Journey to the Cross–February 20

As he taught, Jesus said, “Watch out for the teachers of the law. They like to walk around in flowing robes and be greeted in the marketplaces, and have the most important seats in the synagogues and the places of honor at banquets. They devour widows’ houses and for a show make lengthy prayers. Such men will be punished most severely.” (Mk 12:38-40, NIV)

Jesus was a teacher who practiced what He preached. He didn’t merely give sermons—He lived them. If someone wanted to learn how to practice His teachings, all they had to do was watch Him.

In Jesus’ day, talking a good religious talk earned honor, recognition, and a paycheck—even if it was not backed up by godly character, integrity, and action. We occasionally see the same thing today. Some Christian pastors, teachers, and leaders have near rock-star status with minimal accountability. Our high premium on privacy, along with the use of convenient but impersonal mass media, makes it difficult for us to know who they really are. Maybe they do live what they preach—maybe they don’t. How could anyone know?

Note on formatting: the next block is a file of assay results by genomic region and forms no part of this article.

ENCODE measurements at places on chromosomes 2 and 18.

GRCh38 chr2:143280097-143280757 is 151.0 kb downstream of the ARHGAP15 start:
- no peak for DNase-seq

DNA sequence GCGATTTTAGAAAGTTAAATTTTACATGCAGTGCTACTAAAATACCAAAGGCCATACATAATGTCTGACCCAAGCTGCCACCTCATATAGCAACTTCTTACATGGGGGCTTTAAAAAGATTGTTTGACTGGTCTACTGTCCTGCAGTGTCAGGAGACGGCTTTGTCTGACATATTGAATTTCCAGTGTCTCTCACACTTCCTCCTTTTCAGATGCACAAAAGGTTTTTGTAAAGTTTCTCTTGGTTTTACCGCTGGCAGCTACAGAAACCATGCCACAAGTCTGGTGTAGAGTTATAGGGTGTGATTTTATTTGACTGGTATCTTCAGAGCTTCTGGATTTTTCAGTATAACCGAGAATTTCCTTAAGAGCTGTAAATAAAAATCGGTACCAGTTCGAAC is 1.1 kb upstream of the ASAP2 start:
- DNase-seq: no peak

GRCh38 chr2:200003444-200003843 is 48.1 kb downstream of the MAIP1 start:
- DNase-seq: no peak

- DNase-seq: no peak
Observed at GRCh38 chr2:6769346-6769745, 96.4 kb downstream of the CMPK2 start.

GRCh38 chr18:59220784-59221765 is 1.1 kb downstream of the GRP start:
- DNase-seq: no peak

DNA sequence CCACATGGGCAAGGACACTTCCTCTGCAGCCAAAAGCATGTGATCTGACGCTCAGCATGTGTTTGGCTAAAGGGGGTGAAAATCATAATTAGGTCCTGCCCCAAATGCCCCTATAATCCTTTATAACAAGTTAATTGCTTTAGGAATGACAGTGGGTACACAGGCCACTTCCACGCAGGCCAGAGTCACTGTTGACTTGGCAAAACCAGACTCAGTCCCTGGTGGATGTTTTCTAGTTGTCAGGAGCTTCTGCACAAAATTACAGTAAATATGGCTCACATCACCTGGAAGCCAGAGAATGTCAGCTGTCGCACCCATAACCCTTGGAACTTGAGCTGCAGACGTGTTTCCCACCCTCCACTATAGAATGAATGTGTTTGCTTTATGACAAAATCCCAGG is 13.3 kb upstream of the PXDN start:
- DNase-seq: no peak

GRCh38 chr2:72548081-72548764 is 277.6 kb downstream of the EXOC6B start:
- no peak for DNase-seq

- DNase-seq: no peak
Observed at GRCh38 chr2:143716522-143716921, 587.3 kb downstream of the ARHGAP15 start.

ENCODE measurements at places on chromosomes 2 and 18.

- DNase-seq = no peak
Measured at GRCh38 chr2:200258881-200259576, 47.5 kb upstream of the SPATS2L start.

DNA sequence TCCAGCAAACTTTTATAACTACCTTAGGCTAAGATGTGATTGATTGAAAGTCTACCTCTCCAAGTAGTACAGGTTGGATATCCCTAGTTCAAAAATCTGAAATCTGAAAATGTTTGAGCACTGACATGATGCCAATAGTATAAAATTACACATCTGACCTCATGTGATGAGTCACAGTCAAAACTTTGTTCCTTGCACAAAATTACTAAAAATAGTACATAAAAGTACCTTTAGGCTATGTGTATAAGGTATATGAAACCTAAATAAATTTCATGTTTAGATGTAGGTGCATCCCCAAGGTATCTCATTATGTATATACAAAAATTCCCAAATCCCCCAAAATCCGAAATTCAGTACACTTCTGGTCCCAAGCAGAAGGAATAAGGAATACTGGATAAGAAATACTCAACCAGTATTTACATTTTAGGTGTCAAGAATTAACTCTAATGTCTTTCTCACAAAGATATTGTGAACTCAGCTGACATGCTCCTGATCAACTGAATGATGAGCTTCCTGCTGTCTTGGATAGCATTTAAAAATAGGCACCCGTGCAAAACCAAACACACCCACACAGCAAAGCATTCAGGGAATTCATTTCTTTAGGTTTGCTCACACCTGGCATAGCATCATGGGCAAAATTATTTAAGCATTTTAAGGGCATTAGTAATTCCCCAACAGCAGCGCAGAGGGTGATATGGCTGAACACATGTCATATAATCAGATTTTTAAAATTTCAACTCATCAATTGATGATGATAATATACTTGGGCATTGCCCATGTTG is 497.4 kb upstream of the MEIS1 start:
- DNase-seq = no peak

What are we to do with Jesus’ disturbing warning? Most importantly, whether you’re a leader or not, take care to watch yourself. Who you are and what you do, should line up with what you say. If you want to be known for being all about social justice, go ahead and post articles on your Facebook page, put bumper stickers on your car, advocate for fair trade, and campaign for politicians who support your convictions. But don’t stop there. Also get to know the widow or divorcee next door. Make friends with the foster child in your child’s class. Drive the extra distance and do business in a poor section of town. When you cross paths with disabled people, single moms, minorities, the economically disadvantaged, look them warmly in the eye. And if the Lord prompts you to do anything more, trust Him and step out.

Also, when choosing someone to mentor you in your spiritual life, choose someone you can get to know personally. Jesus says in Luke 6:40 that students, when they are fully trained, become like their teachers—so who we allow to help us with our spiritual formation really matters. Keep in mind that most of us learn more by watching and doing than merely by listening to exhortations and instructions. So, don’t just depend on popular Christian personalities to help you grow spiritually. Seek to do spiritual life with others who will do everyday life with you with honesty, vulnerability, and integrity. If you don’t have someone in your life like that, ask God to give you someone.

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